2. In the two minutes before the face to face exchange, ask yourself how your answer to #1 would appear to other people who will be looking at you? What will they see? If you are asking these people to share information with you, you likely want them to see caring and curiosity in your eyes, openness in your smile and your gestures, encouragement in your voice.
  3. Behave (look) like you are curious, caring, open and encouraging. Just ‘be’ those things you want others to ‘see’. What does caring look like? How about openness?

Taking a few minutes in your busy day to think about your purpose, or your outcome, can help you create the kind of environment that will serve that purpose…rather than unwittingly wearing a ‘face’ that moves you away from what you truly want to create.

Deri Latimer is an expert in positive possibilities for people! A TEDx Speaker and Author, Deri’s message reinforces that positive habits are the pathway to a happier and healthier life – at work, at home and at any age! www.derilatimer.com

 

 

We Need to Talk: Opening the Doors to a Dialogue about Mental Health in the Workplace

IMG_1662Every day I visit workplaces across this beautiful country (and beyond) and I hear stories of the challenges facing people as they conduct their lives. We all have a story. Many of us are unable or unwilling to share our story with others. We are afraid to truly let others see us and know our truth.

Whatever your views are about confidentiality and privacy; I believe that we need to open the doors – no, tear down the doors – to enable a full dialogue about mental health in the workplace. We are living in a time in which people are literally dying with their story still inside; and that can be changed.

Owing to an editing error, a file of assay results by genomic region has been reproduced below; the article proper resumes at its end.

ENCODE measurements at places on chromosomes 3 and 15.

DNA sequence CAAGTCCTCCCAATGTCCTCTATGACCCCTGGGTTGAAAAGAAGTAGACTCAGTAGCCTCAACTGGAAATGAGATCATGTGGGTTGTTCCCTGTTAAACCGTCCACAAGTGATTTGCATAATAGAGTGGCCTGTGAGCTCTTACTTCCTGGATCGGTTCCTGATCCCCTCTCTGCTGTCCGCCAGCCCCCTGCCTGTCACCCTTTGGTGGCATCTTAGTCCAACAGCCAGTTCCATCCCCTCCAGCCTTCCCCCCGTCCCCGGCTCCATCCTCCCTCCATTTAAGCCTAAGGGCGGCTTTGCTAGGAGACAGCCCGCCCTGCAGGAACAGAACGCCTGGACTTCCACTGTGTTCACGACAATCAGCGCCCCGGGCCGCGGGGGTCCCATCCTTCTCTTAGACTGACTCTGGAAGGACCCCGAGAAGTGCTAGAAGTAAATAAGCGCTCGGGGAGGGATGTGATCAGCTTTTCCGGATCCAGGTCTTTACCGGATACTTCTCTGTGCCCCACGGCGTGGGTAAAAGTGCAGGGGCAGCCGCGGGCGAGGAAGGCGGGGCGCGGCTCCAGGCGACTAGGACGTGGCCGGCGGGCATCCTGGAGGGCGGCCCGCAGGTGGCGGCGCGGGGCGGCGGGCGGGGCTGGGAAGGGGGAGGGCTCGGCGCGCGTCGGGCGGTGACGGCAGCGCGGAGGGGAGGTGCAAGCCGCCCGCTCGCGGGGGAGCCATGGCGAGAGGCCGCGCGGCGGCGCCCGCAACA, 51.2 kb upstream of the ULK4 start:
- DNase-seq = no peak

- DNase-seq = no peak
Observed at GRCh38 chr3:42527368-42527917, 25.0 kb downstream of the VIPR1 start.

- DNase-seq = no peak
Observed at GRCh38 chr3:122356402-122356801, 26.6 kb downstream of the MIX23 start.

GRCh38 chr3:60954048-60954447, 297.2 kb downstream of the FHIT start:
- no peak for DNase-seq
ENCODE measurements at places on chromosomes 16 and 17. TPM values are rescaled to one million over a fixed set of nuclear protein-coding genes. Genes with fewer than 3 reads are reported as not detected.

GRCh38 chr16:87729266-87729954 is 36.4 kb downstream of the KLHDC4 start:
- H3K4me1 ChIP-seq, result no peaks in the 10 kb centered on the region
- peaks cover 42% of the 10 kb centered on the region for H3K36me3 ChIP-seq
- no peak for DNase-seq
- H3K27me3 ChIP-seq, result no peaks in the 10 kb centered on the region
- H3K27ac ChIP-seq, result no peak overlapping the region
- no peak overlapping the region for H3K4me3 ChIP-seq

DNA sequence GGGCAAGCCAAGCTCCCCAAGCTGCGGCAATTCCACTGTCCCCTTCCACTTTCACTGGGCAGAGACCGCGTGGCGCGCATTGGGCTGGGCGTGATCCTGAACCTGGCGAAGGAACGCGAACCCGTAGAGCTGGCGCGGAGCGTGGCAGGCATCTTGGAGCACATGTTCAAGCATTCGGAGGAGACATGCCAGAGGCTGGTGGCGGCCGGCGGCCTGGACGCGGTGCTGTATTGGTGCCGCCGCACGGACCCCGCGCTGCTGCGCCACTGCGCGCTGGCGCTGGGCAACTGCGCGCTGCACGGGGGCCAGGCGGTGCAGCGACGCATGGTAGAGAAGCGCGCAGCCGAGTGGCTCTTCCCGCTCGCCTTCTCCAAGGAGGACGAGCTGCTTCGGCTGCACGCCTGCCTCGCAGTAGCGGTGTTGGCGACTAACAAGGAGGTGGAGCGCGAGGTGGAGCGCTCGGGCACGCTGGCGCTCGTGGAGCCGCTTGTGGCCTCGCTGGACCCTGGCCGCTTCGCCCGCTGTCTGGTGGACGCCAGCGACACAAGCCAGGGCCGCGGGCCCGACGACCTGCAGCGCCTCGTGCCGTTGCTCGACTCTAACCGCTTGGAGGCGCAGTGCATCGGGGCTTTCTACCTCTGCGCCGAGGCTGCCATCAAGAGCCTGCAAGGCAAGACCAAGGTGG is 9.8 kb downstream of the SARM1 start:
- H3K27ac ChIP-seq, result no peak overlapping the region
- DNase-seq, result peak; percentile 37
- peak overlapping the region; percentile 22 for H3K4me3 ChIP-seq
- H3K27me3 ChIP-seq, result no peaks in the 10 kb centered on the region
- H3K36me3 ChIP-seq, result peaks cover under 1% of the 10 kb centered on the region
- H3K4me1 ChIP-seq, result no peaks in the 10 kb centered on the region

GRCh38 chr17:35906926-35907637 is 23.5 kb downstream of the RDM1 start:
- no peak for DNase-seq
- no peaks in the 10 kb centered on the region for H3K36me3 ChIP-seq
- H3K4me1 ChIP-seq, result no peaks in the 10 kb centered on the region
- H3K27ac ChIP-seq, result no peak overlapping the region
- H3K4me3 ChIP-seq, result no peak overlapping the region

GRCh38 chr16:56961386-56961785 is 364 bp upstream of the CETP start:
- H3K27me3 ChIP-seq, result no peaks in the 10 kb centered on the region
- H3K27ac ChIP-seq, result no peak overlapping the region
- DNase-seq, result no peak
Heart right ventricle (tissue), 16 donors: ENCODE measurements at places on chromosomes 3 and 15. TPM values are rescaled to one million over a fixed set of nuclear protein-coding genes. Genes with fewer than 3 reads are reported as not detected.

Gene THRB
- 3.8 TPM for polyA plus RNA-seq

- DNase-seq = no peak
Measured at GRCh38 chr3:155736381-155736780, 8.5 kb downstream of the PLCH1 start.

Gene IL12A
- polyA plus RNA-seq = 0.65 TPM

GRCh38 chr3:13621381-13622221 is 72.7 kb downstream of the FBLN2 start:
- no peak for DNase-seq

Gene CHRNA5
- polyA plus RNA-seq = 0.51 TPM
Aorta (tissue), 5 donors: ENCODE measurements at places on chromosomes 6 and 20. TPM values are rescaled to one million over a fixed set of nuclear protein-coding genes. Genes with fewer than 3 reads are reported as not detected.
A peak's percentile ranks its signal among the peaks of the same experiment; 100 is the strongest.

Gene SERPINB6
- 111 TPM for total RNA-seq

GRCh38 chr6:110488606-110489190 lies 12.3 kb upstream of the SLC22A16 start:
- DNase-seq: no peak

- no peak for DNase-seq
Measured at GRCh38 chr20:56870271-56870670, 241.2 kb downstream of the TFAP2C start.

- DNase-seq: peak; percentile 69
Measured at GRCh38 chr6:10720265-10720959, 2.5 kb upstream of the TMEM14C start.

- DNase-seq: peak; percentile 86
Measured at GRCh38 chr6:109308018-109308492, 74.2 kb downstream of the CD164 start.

At this delicate time of year, a struggle for many people who experience mental health challenges, it is particularly important to direct our attention to this topic.

I have had the opportunity to meet and work with a beautiful young woman this year. Her name is Jasmine Zyzniewski and she is a 4th year psychology student at Canadian Mennonite University in Winnipeg, Manitoba. Jasmine is not only beautiful, she is smart, confident, and sociable; and Jasmine has a story. What impressed me most when I met her, was her willingness to be who she is, to share her truth and to demonstrate the strength of character it takes to be truly authentic.

Here is some of her story.

      I can remember waking up one morning and feeling the panic set in. It had been years since I had been diagnosed with my anxiety and panic disorder, so I knew what the day was going to bring. Severe hallucinations and blackouts were on the menu and I knew I wouldn’t be able to make it through a day of work. I called my boss and was forced to make up an excuse for why I couldn’t come in. “Sorry, I have the flu” or “There has been a family emergency”, were two of my favorites. Sadly enough, after conversations with others who suffer from a mental illness, I realized I wasn’t alone in the “excuse-making” skills that I had developed.